Article body copy
Stories about declining species have become all too common. But what about when an animal comes back from the brink? It’s welcome news for conservationists, of course. But the return of a species can also have unexpected consequences.
Take the sea otter. By around a century ago, the maritime fur trade had nearly wiped the species out along North America’s west coast. However, with an international treaty and federal statutes banning hunting, and reintroduction programs launched in the 1960s and 1970s, sea otters have since rebounded. They’ve even re-established in some areas where they were once extirpated.
The ecological benefits of sea otters’ return have been well documented. They’re voracious eaters that consume up to a third of their body weight in shellfish, such as clams and abalone, every day. Sea otters eat urchins, too, and by keeping the spiky grazers in check, otters enable much-needed kelp forests to gain a toehold—in turn providing habitat for other species.
But a thriving population of sea otters can also mean fewer shellfish are left in the water. This is a point of tension for Indigenous communities along the west coast that have relied on shellfish for millennia—clam gardens are a testament to this. “There are now communities in which the younger generation doesn’t even know what shellfish tastes like,” says Wii-tsts-koom Anne Mack, a Toquaht hereditary chief who lives in Ucluelet, British Columbia. “It’s had a huge impact on our food security.”
In a new scientific report, Mack, along with researchers from British Columbia’s Simon Fraser University (SFU) and other Indigenous leaders and traditional knowledge holders representing 19 First Nations and tribes from Alaska to British Columbia, identifies strategies to enable coastal communities to coexist with sea otters, while retaining their traditional access to seafood.
“The goal was to move from talking about the negative impacts of sea otter recovery [in these communities] to thinking about what could be done better,” says project leader Jenn Burt, who completed the work while a marine ecology doctoral candidate at SFU and with the Hakai Institute.* “It was really aimed at providing strategies that coastal Indigenous communities and governments could use to improve the situation.”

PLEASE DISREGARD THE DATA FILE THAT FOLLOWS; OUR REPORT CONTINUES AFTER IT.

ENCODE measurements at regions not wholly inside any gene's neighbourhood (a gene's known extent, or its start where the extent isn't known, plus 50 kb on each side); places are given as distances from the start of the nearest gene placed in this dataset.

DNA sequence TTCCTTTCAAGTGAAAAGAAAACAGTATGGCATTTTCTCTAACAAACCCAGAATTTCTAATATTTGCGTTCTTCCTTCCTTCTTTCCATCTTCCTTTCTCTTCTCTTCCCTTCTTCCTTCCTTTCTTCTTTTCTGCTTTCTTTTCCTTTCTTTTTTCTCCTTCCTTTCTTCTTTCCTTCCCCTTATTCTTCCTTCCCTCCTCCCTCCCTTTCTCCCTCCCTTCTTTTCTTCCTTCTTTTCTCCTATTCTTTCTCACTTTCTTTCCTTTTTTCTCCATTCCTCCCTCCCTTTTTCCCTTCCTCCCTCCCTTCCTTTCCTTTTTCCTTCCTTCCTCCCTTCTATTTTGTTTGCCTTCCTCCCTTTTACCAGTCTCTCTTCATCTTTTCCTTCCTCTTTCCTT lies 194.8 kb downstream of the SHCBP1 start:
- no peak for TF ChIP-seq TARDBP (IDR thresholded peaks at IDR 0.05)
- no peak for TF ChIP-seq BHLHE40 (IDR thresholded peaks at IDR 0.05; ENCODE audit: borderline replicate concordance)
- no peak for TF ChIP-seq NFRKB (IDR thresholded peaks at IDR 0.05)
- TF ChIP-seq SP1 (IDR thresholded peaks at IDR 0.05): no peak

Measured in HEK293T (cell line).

The project began in 2014, with a workshop at the Hakai Institute on British Columbia’s Calvert Island. There, more than 40 Indigenous representatives identified possible strategies that could help them better adapt to the sea otters’ return to their traditional territories. The researchers then visited two communities that have been living with sea otters for decades—the Alaska Sugpiaq tribes of Port Graham/Nanwalek and the Ka:’yu:’k’t’h’/Che:k:tles7et’h’ First Nations on the west coast of British Columbia’s Vancouver Island, where they surveyed local residents about which strategies they felt would be most effective.
One of the key threads raised at the workshop was that Indigenous communities felt they should be more involved in decision-making about marine resources, including sea otter populations. Indigenous people managed marine ecosystems sustainably for millennia before fur traders arrived, says Skil Hiilans Allan Davidson, a Haida hereditary chief and study coauthor. But federal laws like Canada’s Species at Risk Act have historically provided little opportunity for Indigenous voices to be heard, Davidson says—despite their communities being the most directly affected by the sea otters’ return.
Surveys conducted by the researchers in the two Indigenous communities show how the community’s level of involvement in managing sea otters affects people’s perceptions of the marine mammals. The Alaskan Sugpiaq tribes, who have been involved in monitoring sea otter populations and who can legally hunt sea otters for the purposes of making traditional handicrafts, report relatively positive attitudes toward the animal.
The Ka:’yu:’k’t’h’/Che:k:tles7et’h’ First Nations hold more negative perspectives. Sea otters were reintroduced into their territory by the Canadian federal government in the 1970s and they have since gone on to decimate the local shellfish population. Unlike the Sugpiaq tribes, the Ka:’yu:’k’t’h’/Che:k:tles7et’h’ have no authority to hunt sea otters. “Nobody asked us about reintroducing [sea otters] and we’re the ones who live here,” says one Ka:’yu:’k’t’h’/Che:k:tles7et’h’ person quoted in the paper. “I miss being able to go harvest foods.”
The study also identified other strategies that both communities felt could help. These included establishing locally designed management plans for sea otters, incorporating Indigenous knowledge and practices into these plans, and building networks for communities to share sea otter information and experiences. These practices are not currently in place—or at least not widely adopted—but were identified as likely to be beneficial based on the communities’ past experiences.
There is clearly a need for Indigenous people to have a voice when it comes to managing sea otters, says James Estes, an ecologist at the University of California, Santa Cruz, who was not involved in the study. But Estes cautions that we should be more explicit about the potential trade-offs when we talk about coexisting with sea otters—it could mean hunting them, or excluding them from areas to allow shellfish harvesting.
“If you’re going to go down that pathway, you have to be willing to confront those detailed questions,” says Estes.
* The Hakai Institute and Hakai Magazine are both part of the Tula Foundation. The magazine is editorially independent of the institute and foundation.